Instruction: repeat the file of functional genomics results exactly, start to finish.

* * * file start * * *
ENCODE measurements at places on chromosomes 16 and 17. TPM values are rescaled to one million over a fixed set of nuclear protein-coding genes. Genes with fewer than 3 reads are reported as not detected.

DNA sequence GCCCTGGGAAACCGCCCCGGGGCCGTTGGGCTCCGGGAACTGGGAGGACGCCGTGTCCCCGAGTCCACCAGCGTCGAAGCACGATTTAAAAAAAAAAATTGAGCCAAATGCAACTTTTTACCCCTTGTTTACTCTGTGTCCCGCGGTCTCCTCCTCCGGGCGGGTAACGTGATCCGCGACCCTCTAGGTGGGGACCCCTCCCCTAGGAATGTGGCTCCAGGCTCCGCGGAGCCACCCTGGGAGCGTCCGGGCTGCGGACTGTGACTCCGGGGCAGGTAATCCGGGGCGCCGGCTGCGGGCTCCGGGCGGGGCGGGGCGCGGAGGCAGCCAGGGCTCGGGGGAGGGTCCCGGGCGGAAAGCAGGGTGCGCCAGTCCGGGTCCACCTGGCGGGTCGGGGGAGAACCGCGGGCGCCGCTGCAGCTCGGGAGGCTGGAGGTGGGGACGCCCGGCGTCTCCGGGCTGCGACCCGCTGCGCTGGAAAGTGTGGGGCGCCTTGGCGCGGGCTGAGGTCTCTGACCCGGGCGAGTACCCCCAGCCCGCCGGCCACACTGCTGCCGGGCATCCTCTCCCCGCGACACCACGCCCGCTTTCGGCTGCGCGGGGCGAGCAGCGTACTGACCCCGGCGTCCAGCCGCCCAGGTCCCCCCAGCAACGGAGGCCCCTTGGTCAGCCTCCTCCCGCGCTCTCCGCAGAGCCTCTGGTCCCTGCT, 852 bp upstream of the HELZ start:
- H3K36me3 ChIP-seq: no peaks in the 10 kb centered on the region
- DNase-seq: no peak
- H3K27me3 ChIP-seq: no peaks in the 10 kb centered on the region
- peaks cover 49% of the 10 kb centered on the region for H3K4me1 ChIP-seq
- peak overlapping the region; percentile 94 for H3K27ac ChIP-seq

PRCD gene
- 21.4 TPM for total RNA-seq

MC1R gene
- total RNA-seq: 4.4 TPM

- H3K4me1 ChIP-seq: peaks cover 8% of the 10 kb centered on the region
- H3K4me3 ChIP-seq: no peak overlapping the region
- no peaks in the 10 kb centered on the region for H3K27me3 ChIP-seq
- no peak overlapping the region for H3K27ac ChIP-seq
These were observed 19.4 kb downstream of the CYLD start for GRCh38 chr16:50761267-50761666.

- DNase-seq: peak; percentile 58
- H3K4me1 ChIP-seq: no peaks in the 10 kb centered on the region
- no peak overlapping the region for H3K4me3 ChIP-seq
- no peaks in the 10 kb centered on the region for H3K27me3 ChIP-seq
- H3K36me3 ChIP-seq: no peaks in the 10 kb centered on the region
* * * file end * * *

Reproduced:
ENCODE measurements at places on chromosomes 16 and 17. TPM values are rescaled to one million over a fixed set of nuclear protein-coding genes. Genes with fewer than 3 reads are reported as not detected.

DNA sequence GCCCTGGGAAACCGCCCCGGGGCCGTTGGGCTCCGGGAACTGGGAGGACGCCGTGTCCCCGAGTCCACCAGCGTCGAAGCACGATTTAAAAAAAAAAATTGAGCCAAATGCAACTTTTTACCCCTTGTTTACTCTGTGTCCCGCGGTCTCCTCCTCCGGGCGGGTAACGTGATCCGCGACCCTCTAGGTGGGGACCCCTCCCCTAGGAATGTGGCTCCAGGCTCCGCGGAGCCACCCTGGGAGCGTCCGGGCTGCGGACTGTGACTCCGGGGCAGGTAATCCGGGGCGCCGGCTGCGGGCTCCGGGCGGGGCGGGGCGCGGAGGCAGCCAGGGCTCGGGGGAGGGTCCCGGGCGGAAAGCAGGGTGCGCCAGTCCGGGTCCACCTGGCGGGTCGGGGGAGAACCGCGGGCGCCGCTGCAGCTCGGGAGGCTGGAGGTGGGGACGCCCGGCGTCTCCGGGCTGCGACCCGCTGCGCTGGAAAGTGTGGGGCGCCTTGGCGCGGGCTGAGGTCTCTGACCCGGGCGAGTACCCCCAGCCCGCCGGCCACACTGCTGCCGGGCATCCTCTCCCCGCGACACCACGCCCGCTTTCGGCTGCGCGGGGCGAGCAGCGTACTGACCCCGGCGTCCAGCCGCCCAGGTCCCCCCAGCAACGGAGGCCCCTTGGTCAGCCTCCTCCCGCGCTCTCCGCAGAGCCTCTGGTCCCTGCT, 852 bp upstream of the HELZ start:
- H3K36me3 ChIP-seq: no peaks in the 10 kb centered on the region
- DNase-seq: no peak
- H3K27me3 ChIP-seq: no peaks in the 10 kb centered on the region
- peaks cover 49% of the 10 kb centered on the region for H3K4me1 ChIP-seq
- peak overlapping the region; percentile 94 for H3K27ac ChIP-seq

PRCD gene
- 21.4 TPM for total RNA-seq

MC1R gene
- total RNA-seq: 4.4 TPM

- H3K4me1 ChIP-seq: peaks cover 8% of the 10 kb centered on the region
- H3K4me3 ChIP-seq: no peak overlapping the region
- no peaks in the 10 kb centered on the region for H3K27me3 ChIP-seq
- no peak overlapping the region for H3K27ac ChIP-seq
These were observed 19.4 kb downstream of the CYLD start for GRCh38 chr16:50761267-50761666.

- DNase-seq: peak; percentile 58
- H3K4me1 ChIP-seq: no peaks in the 10 kb centered on the region
- no peak overlapping the region for H3K4me3 ChIP-seq
- no peaks in the 10 kb centered on the region for H3K27me3 ChIP-seq
- H3K36me3 ChIP-seq: no peaks in the 10 kb centered on the region